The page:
THE GOVERNMENT in London has not done well in getting a grip on Brexit, coronavirus or the looming economic recession. What it does excel at is spinning a good story, and it has certainly done so over the new Trade and Agriculture Commission.

Time may prove me wrong – and I hope it does – but the more that emerges, the more it seems the government has spun its way out of justified criticism that in the pursuit of trade deals beyond the EU it will sacrifice UK food standards.

The government, in its press release announcing the body's membership, persuaded the farm lobby organisations to make positive comments. This could be a tactical error. They need to stick to their line that farming cannot be a casualty in the battle to secure trade deals. They also need to make clear that the EU-27 will, for the foreseeable future, remain the best market for UK food.

They need to make clear that as commission members they are not there to compromise or facilitate trade deals for the government. Their role is to oppose any moves that would open the UK to cheap imports. That will not be easy or popular, but it needs to be done to protect the industry.

Already the issues around this have dropped out of the headlines. The focus has moved solely to hormone treated beef and chlorine washed chicken. That these will be excluded from any trade deal with the US is inevitable. But achieving that is not a victory. These are issues where the US is ready to give ground. The members of the new commission must be ready to fight equally hard for other products and wider principles, despite the government's success in pushing food imports out of the headlines.

In the area of trade statistics the EU now recognises that the UK is no longer a member. Its trade figures, just released for the first quarter of the year, treat the UK as a third country for both imports and exports. In that time, EU trade in food with the rest of the world continued to boom, with sales up by 6%, while non-food EU exports fell by 20% because of the pandemic.

Food imports to the EU fell by 2%, meaning its positive balance of trade improved. For the UK, sales into the EU-27 fell by 11%, but sales from the EU into Britain only fell by 8%. This is a wake up call for those negotiating post-Brexit arrangements – and a reminder that this is a situation where no deal will leave both sides losers.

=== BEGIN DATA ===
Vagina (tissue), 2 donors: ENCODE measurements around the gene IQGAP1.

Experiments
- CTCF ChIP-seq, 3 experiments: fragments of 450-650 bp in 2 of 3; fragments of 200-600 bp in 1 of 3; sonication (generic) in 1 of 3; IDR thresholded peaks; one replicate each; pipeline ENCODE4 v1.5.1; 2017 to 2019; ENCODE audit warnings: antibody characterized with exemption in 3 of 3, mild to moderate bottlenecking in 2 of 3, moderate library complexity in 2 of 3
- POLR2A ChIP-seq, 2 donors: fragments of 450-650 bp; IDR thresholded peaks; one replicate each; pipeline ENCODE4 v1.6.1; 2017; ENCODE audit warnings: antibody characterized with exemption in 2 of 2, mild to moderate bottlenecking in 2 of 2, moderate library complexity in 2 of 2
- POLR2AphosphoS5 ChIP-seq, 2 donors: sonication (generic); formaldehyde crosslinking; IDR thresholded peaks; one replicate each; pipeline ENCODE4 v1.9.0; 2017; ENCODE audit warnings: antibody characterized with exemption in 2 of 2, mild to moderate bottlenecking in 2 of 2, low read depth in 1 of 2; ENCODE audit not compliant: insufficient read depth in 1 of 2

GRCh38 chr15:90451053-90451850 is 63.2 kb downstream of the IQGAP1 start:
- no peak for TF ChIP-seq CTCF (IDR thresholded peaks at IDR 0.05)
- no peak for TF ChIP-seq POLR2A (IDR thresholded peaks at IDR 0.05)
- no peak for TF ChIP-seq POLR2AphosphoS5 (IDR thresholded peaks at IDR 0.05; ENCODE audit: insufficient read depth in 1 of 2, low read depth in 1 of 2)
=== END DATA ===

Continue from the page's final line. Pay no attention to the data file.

The EU has just published its short term market forecasts for agriculture and food. Inevitably coronavirus is the backdrop, but there are signs the industry is moving towards some form of normality. Despite the market upset from coronavirus, production of the major agricultural commodities should end up largely the same in 2020 as in 2019.

The exception, it admits, is beef, which was hit hard by a massive downturn in markets and prices. This was largely down to the collapse of the food service sector across Europe at a crucial time of the year. The European Commission report says that with restaurants opening again, albeit with restrictions, and tourism beginning to recover, markets are moving back towards more normal conditions. However it is clear this is a move to a new normality likely to be around for a long time, rather than a return to the conditions of just six months ago.

Overall the report says that for farming, unlike most other industries, the coronavirus restrictions came as a demand rather than a supply shock. This reflects the reality that demand for food is not easily blown off course. While coronavirus brought challenges, particularly for the beef and lamb sector, this was down to the loss of the food service sector rather than a loss of retail demand.

On that basis the report concludes farming is well placed to recover, as markets move back towards more normal patterns of demand. That is good news, but with the challenge of Brexit and the push for new trade deals, farmers here are not heading back to the old normality. Instead they face new and untested market structures, at a time when that is the last thing the industry wants or needs.